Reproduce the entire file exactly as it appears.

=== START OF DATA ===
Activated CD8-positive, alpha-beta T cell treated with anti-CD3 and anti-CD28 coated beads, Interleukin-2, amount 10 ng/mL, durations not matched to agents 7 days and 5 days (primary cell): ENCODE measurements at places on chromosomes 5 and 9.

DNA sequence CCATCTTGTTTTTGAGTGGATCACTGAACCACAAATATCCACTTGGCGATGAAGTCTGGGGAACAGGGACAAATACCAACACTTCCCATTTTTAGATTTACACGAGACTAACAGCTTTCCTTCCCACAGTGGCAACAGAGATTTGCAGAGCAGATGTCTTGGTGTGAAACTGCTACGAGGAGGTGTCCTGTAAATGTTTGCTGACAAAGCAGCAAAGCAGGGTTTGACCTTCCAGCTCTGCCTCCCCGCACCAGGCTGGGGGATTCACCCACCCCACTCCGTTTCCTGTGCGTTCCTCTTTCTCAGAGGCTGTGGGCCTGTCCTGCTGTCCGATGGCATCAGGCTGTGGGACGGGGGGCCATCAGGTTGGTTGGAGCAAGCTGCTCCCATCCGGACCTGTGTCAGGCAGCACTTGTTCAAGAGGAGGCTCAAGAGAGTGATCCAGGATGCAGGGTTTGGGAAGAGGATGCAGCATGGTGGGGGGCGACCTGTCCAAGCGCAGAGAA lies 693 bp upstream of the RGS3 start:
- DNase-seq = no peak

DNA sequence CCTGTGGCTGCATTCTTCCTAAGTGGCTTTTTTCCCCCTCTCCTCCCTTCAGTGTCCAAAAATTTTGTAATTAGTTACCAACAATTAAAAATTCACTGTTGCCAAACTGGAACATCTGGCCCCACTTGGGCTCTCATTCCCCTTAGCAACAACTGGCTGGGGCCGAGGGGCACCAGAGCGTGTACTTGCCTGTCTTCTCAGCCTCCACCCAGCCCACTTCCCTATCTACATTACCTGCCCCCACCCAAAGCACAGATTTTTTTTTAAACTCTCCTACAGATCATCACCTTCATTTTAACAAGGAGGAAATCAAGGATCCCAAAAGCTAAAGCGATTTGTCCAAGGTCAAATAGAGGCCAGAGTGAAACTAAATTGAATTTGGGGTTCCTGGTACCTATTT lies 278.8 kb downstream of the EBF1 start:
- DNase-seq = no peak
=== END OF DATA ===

Activated CD8-positive, alpha-beta T cell treated with anti-CD3 and anti-CD28 coated beads, Interleukin-2, amount 10 ng/mL, durations not matched to agents 7 days and 5 days (primary cell): ENCODE measurements at places on chromosomes 5 and 9.

DNA sequence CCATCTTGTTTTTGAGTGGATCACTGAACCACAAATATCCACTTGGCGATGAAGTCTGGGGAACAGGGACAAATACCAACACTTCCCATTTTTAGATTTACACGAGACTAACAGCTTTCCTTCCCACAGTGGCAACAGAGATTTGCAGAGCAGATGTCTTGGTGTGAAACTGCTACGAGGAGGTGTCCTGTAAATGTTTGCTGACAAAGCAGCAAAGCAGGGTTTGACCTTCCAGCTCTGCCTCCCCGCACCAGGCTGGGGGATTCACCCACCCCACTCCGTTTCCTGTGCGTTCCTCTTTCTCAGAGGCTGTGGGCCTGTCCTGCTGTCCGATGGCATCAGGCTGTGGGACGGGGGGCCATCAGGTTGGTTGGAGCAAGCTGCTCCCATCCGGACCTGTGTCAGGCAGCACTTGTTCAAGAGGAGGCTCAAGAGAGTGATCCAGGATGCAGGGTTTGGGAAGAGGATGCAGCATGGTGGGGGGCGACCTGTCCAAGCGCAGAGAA lies 693 bp upstream of the RGS3 start:
- DNase-seq = no peak

DNA sequence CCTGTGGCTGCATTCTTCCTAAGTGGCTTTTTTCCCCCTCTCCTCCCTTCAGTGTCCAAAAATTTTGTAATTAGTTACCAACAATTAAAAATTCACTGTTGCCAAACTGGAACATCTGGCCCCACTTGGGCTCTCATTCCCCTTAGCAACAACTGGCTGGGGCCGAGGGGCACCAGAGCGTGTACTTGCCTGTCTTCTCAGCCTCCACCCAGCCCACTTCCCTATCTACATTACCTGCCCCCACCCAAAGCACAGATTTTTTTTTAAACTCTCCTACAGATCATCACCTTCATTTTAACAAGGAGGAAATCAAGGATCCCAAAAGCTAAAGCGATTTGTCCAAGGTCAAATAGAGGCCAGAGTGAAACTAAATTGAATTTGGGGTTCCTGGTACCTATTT lies 278.8 kb downstream of the EBF1 start:
- DNase-seq = no peak